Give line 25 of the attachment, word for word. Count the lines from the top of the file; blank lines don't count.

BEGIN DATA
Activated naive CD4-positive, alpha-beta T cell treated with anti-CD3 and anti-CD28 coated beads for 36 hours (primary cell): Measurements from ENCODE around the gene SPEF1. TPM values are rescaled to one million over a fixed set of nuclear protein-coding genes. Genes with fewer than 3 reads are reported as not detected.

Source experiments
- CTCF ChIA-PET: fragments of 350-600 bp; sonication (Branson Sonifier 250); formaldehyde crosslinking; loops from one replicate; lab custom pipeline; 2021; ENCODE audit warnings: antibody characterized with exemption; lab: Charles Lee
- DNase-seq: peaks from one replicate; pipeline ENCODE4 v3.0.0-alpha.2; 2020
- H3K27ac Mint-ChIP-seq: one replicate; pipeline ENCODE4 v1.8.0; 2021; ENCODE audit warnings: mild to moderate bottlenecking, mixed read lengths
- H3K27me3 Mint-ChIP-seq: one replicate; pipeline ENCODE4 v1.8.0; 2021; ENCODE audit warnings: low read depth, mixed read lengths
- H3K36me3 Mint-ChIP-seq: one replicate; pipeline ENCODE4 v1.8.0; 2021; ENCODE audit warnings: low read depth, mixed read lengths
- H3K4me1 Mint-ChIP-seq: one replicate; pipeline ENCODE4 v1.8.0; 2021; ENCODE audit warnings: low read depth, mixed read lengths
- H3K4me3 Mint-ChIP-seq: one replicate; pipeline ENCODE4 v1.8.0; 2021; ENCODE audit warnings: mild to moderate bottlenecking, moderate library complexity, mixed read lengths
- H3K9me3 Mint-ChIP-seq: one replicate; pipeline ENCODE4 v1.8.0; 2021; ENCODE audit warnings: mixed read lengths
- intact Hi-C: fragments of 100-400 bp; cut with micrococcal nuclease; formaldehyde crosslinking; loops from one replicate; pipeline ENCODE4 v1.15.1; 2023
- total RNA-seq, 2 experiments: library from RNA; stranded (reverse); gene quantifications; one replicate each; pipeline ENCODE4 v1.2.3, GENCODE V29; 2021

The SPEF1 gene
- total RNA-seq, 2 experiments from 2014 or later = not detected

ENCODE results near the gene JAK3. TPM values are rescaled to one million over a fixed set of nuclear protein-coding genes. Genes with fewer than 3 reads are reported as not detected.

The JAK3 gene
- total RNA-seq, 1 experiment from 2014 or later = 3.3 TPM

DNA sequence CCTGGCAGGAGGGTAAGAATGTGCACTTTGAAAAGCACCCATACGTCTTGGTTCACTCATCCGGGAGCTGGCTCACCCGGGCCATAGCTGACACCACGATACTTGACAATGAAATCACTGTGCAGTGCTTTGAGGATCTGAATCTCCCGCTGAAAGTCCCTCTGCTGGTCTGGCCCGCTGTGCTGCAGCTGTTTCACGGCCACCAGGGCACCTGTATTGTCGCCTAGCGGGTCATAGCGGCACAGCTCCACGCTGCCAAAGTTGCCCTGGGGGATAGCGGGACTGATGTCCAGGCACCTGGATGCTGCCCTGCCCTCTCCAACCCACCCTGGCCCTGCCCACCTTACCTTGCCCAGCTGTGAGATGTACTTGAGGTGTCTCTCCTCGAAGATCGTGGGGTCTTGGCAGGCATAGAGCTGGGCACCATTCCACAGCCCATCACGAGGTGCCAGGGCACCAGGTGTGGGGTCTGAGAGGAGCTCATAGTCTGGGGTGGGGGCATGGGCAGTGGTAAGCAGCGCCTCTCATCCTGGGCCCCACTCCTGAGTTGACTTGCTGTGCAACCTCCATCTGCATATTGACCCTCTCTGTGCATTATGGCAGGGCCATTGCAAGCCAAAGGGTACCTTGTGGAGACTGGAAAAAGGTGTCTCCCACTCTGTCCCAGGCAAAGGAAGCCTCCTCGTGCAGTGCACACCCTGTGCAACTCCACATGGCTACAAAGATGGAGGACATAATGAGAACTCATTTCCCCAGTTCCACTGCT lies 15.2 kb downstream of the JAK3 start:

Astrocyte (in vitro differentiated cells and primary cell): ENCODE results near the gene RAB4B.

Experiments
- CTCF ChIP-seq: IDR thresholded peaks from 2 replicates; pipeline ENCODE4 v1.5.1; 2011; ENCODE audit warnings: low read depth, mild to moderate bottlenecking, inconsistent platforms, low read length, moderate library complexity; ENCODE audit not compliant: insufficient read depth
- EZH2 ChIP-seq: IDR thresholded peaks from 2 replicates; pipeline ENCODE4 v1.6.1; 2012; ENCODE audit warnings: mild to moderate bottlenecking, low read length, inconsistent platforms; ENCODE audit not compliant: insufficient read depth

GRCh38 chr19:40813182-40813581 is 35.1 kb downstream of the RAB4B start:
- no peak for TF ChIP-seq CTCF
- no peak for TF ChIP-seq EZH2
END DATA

- no peak for TF ChIP-seq EZH2